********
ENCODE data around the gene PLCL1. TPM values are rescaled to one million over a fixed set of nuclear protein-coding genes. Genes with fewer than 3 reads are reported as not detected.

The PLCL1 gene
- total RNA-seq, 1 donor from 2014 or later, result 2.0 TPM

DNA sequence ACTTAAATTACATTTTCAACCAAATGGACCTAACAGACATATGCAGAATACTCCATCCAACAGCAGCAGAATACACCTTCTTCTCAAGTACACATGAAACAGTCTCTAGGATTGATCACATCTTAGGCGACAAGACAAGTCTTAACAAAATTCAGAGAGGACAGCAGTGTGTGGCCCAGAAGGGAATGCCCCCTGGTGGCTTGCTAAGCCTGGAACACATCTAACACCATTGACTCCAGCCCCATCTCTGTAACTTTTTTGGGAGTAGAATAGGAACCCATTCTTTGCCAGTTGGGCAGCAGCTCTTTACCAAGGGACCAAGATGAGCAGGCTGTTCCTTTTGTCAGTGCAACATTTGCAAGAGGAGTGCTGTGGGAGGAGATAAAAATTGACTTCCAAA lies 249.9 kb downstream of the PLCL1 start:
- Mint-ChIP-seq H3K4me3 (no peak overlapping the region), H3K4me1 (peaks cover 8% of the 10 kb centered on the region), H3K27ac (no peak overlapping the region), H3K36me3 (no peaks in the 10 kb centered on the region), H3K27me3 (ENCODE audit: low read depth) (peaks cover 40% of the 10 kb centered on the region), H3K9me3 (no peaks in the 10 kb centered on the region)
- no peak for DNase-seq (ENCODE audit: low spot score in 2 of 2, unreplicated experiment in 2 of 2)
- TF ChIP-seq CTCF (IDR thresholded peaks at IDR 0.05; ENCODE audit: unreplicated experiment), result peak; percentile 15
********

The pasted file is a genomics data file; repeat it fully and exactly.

ENCODE data around the gene PLCL1. TPM values are rescaled to one million over a fixed set of nuclear protein-coding genes. Genes with fewer than 3 reads are reported as not detected.

The PLCL1 gene
- total RNA-seq, 1 donor from 2014 or later, result 2.0 TPM

DNA sequence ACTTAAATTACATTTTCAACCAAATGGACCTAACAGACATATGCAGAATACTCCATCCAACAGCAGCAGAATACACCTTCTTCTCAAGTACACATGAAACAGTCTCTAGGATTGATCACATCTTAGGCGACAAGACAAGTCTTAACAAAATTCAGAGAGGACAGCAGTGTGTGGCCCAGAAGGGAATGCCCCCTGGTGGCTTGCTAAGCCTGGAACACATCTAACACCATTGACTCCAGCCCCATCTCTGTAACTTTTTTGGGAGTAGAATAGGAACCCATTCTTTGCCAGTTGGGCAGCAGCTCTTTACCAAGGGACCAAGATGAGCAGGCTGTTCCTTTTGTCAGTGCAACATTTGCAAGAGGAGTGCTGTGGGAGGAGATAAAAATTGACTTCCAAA lies 249.9 kb downstream of the PLCL1 start:
- Mint-ChIP-seq H3K4me3 (no peak overlapping the region), H3K4me1 (peaks cover 8% of the 10 kb centered on the region), H3K27ac (no peak overlapping the region), H3K36me3 (no peaks in the 10 kb centered on the region), H3K27me3 (ENCODE audit: low read depth) (peaks cover 40% of the 10 kb centered on the region), H3K9me3 (no peaks in the 10 kb centered on the region)
- no peak for DNase-seq (ENCODE audit: low spot score in 2 of 2, unreplicated experiment in 2 of 2)
- TF ChIP-seq CTCF (IDR thresholded peaks at IDR 0.05; ENCODE audit: unreplicated experiment), result peak; percentile 15